Goldman argues 100 years of history proves the tech-heavy stock market can grow.

Goldman Sachs said history shows the tech-heavy stock market may rise. Five of seven market concentration maxima in 100 years have seen equities rise. Only 10 stocks make up 33% of the S&P 500's market valuation and 25% of its earnings.

Don't worry about tech concentration in the stock market—a century of history has shown. Goldman Sachs says the S&P 500 has risen in the year after market concentration peaked for 100 years.

"Investors usually think of elevated concentration as a sign of downside risk, but the S&P 500 rallied more often than it declined in the 12 months after peak concentration," Ben Snider and colleagues said on Friday. In every instance, market laggards rose when frontrunners lost pace, lifting the index.

This supports our view that a 'catch up' by laggards is more likely to interrupt the ongoing Momentum rally than a 'catch down' by the recent market leaders," Snider.

Observers are right that concentration is severe. The paper said that market concentration is at a multi-decade high with 10 stocks accounting for 33% of the S&P 500 market cap and 25% of earnings.

The previous 100 years have seen seven strongly concentrated markets. Five of those seven episodes—including the year after the 2008 crash and the COVID-19 recession—have seen equities rise after concentration peaked. Only in 1973 and 2000, during the Nifty-Fifty boom and dot-com bubble, did equities enter a sustained bear market.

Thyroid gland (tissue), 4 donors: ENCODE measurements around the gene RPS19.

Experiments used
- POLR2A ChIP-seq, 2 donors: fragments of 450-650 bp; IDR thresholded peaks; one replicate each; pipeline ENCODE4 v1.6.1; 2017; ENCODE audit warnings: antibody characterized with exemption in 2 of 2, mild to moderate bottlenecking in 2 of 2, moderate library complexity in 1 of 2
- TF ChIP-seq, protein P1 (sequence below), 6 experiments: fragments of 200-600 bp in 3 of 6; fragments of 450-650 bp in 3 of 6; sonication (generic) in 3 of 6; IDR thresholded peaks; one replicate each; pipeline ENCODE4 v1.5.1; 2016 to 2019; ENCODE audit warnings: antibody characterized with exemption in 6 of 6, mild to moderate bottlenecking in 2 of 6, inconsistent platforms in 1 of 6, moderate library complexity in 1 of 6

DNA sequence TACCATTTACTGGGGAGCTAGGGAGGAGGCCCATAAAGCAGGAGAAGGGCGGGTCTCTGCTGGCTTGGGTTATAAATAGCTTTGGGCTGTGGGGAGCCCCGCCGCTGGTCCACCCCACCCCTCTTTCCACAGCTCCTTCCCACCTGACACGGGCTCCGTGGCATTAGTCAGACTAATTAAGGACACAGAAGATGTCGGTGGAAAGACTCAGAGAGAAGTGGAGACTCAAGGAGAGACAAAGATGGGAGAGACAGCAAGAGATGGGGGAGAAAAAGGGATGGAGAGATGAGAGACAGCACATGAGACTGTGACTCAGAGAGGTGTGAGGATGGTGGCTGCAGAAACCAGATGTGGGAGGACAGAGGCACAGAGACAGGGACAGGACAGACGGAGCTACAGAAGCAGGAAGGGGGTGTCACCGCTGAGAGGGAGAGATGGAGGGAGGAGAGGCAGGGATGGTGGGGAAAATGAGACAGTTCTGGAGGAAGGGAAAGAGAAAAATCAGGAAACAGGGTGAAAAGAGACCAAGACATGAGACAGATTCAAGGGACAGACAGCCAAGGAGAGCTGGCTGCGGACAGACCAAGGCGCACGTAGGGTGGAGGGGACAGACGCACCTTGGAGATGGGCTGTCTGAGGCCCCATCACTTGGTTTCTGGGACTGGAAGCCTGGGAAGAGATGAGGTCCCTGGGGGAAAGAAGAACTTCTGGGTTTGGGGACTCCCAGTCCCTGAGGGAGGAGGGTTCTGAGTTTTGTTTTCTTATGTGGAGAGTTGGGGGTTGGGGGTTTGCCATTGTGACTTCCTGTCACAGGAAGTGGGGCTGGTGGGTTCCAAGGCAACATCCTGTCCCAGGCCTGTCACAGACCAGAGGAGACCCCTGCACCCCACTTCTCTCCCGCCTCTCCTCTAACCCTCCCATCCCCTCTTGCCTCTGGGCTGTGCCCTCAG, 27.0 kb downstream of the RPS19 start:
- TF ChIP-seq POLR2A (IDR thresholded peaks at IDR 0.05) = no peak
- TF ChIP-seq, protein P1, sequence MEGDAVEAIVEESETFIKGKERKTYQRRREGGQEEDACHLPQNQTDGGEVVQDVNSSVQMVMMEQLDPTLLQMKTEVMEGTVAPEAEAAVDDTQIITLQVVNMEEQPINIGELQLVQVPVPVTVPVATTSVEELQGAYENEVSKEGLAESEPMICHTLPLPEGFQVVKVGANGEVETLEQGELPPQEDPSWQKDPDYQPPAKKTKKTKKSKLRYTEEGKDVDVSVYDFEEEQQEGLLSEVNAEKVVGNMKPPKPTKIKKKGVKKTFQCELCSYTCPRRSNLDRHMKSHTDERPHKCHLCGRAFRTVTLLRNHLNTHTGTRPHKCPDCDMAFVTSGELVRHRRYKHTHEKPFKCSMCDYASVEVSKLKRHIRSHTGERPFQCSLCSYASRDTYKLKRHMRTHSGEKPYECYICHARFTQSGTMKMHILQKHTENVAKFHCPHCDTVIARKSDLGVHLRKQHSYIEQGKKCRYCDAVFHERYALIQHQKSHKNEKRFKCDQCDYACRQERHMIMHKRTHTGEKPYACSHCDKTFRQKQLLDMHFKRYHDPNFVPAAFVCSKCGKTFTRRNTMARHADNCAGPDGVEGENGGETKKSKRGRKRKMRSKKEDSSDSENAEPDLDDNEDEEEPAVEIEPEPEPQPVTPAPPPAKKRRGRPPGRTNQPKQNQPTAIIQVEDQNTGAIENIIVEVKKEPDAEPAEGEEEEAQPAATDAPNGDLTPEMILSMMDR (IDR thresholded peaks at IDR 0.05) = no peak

Today's market conduct has drawn similarities to the two eras. Many of the top 10 S&P 500 equities are Magnificent Seven tech firms like Microsoft, Apple, and Nvidia. Some analysts compare Nvidia's rise to Cisco's in 1999, citing tech fever.

But Snider said past periods without market crashes resemble 2024's setup. "Although investors have focused on the comparison between today and the markets in 1973 and 2000, there have been several other examples of extreme equity market concentration during the past century," stated.

In 1964, the macroeconomic backdrop was similar to today (and the dot-com and Nifty-Fifty periods), yet the bull market survived market concentration. "Like in 1973 and 2000, the peak of equity market concentration in 1964 coincided with low unemployment and a strong equity market backdrop," Snider. "But after market concentration peaked in 1964, both share prices and the US economy remained healthy for an extended period."